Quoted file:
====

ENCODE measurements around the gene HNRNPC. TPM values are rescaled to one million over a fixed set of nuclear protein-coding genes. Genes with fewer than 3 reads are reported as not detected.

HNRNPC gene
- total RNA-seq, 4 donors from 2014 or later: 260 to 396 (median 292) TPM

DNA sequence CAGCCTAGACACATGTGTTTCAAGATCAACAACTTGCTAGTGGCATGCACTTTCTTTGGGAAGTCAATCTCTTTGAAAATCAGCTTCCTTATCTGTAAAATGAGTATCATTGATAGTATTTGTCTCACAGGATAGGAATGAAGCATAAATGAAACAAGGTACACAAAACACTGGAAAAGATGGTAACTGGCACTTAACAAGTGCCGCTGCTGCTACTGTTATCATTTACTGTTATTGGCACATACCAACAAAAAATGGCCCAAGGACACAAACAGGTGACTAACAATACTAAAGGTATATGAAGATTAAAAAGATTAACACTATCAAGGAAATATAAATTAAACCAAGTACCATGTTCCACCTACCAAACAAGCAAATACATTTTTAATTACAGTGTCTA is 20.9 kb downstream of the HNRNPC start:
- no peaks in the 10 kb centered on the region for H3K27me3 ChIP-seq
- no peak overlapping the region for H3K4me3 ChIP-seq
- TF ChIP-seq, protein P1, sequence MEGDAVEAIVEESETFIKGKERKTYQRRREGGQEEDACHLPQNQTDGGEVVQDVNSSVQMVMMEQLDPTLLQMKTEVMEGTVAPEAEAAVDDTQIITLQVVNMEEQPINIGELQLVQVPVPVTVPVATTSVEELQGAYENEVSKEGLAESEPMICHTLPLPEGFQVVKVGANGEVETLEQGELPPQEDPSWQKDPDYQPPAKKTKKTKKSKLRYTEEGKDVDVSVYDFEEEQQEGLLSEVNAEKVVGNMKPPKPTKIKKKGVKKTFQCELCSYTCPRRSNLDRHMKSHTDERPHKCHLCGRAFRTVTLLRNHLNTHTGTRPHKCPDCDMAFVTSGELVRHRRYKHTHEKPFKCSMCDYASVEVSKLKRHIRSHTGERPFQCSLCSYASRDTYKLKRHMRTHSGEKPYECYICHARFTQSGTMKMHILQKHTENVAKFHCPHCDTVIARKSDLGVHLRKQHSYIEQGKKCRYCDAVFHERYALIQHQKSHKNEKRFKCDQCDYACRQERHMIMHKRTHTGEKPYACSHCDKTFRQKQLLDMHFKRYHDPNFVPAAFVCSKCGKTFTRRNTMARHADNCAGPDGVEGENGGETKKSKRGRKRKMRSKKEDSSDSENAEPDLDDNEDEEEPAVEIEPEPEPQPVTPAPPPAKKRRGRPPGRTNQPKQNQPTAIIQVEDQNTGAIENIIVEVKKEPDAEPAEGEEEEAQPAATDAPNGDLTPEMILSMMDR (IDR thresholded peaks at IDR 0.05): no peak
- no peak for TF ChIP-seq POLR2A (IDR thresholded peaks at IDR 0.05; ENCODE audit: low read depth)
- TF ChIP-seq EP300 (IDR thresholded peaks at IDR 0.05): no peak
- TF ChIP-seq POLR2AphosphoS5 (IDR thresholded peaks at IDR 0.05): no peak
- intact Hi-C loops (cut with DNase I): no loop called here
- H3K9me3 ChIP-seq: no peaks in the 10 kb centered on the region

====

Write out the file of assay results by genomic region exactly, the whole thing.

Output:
ENCODE measurements around the gene HNRNPC. TPM values are rescaled to one million over a fixed set of nuclear protein-coding genes. Genes with fewer than 3 reads are reported as not detected.

HNRNPC gene
- total RNA-seq, 4 donors from 2014 or later: 260 to 396 (median 292) TPM

DNA sequence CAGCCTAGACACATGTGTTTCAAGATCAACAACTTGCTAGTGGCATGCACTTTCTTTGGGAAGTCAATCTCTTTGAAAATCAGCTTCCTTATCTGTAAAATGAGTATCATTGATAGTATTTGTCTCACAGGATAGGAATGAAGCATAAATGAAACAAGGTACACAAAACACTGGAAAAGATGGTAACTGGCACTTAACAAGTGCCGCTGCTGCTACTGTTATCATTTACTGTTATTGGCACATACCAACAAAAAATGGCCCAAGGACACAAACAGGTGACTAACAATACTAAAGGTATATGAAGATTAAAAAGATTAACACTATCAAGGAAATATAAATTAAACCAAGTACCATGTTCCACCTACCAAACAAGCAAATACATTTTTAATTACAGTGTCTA is 20.9 kb downstream of the HNRNPC start:
- no peaks in the 10 kb centered on the region for H3K27me3 ChIP-seq
- no peak overlapping the region for H3K4me3 ChIP-seq
- TF ChIP-seq, protein P1, sequence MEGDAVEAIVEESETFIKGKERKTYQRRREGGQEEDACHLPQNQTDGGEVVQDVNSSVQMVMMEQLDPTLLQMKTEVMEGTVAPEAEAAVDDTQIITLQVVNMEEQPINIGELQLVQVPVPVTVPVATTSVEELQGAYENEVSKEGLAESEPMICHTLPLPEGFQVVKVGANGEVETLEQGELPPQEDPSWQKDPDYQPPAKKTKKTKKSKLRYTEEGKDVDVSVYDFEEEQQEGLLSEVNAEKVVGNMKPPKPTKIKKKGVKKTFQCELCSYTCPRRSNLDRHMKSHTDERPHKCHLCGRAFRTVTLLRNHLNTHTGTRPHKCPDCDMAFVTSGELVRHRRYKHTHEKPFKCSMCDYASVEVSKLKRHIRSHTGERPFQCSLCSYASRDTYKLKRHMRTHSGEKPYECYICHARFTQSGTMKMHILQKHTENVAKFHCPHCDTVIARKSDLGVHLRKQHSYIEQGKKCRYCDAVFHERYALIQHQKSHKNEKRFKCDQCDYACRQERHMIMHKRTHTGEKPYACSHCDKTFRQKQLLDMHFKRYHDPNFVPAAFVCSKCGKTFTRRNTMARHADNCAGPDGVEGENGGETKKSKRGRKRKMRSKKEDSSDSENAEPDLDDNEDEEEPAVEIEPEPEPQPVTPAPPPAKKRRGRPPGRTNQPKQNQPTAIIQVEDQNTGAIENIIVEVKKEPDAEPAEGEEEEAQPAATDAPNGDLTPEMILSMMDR (IDR thresholded peaks at IDR 0.05): no peak
- no peak for TF ChIP-seq POLR2A (IDR thresholded peaks at IDR 0.05; ENCODE audit: low read depth)
- TF ChIP-seq EP300 (IDR thresholded peaks at IDR 0.05): no peak
- TF ChIP-seq POLR2AphosphoS5 (IDR thresholded peaks at IDR 0.05): no peak
- intact Hi-C loops (cut with DNase I): no loop called here
- H3K9me3 ChIP-seq: no peaks in the 10 kb centered on the region